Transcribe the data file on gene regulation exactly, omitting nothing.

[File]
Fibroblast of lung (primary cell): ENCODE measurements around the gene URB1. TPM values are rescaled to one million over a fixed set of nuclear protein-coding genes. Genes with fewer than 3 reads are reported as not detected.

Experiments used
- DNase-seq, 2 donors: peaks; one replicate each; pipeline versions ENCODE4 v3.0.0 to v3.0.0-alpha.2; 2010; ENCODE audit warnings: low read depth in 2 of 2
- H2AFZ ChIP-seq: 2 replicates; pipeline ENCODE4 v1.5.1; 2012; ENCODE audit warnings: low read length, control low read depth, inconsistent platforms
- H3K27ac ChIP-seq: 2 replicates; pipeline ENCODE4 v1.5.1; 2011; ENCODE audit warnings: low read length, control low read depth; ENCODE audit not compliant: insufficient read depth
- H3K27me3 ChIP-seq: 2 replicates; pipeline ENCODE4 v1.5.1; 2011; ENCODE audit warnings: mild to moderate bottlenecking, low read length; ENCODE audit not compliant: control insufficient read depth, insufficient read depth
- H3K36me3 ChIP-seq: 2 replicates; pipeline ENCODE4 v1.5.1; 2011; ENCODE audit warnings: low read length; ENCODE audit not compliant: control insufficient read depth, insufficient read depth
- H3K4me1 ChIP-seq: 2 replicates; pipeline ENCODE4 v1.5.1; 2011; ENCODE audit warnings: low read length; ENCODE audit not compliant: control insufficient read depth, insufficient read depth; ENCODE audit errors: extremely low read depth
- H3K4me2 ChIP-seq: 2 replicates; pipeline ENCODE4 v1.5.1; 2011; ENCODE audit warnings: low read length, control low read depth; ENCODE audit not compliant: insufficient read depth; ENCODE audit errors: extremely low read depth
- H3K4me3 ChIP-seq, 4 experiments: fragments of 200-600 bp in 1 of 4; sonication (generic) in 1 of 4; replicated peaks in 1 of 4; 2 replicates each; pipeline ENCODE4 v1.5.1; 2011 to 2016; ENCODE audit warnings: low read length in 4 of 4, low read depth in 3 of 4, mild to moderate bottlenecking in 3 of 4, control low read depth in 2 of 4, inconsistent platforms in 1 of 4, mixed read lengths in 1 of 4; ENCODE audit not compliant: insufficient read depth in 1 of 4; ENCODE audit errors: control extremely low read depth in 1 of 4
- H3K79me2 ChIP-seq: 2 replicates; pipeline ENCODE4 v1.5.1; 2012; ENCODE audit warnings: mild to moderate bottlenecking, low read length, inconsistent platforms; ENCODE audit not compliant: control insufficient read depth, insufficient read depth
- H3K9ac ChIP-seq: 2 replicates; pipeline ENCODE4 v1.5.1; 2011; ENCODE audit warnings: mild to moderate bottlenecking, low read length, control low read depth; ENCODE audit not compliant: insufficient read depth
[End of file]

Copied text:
Fibroblast of lung (primary cell): ENCODE measurements around the gene URB1. TPM values are rescaled to one million over a fixed set of nuclear protein-coding genes. Genes with fewer than 3 reads are reported as not detected.

Experiments used
- DNase-seq, 2 donors: peaks; one replicate each; pipeline versions ENCODE4 v3.0.0 to v3.0.0-alpha.2; 2010; ENCODE audit warnings: low read depth in 2 of 2
- H2AFZ ChIP-seq: 2 replicates; pipeline ENCODE4 v1.5.1; 2012; ENCODE audit warnings: low read length, control low read depth, inconsistent platforms
- H3K27ac ChIP-seq: 2 replicates; pipeline ENCODE4 v1.5.1; 2011; ENCODE audit warnings: low read length, control low read depth; ENCODE audit not compliant: insufficient read depth
- H3K27me3 ChIP-seq: 2 replicates; pipeline ENCODE4 v1.5.1; 2011; ENCODE audit warnings: mild to moderate bottlenecking, low read length; ENCODE audit not compliant: control insufficient read depth, insufficient read depth
- H3K36me3 ChIP-seq: 2 replicates; pipeline ENCODE4 v1.5.1; 2011; ENCODE audit warnings: low read length; ENCODE audit not compliant: control insufficient read depth, insufficient read depth
- H3K4me1 ChIP-seq: 2 replicates; pipeline ENCODE4 v1.5.1; 2011; ENCODE audit warnings: low read length; ENCODE audit not compliant: control insufficient read depth, insufficient read depth; ENCODE audit errors: extremely low read depth
- H3K4me2 ChIP-seq: 2 replicates; pipeline ENCODE4 v1.5.1; 2011; ENCODE audit warnings: low read length, control low read depth; ENCODE audit not compliant: insufficient read depth; ENCODE audit errors: extremely low read depth
- H3K4me3 ChIP-seq, 4 experiments: fragments of 200-600 bp in 1 of 4; sonication (generic) in 1 of 4; replicated peaks in 1 of 4; 2 replicates each; pipeline ENCODE4 v1.5.1; 2011 to 2016; ENCODE audit warnings: low read length in 4 of 4, low read depth in 3 of 4, mild to moderate bottlenecking in 3 of 4, control low read depth in 2 of 4, inconsistent platforms in 1 of 4, mixed read lengths in 1 of 4; ENCODE audit not compliant: insufficient read depth in 1 of 4; ENCODE audit errors: control extremely low read depth in 1 of 4
- H3K79me2 ChIP-seq: 2 replicates; pipeline ENCODE4 v1.5.1; 2012; ENCODE audit warnings: mild to moderate bottlenecking, low read length, inconsistent platforms; ENCODE audit not compliant: control insufficient read depth, insufficient read depth
- H3K9ac ChIP-seq: 2 replicates; pipeline ENCODE4 v1.5.1; 2011; ENCODE audit warnings: mild to moderate bottlenecking, low read length, control low read depth; ENCODE audit not compliant: insufficient read depth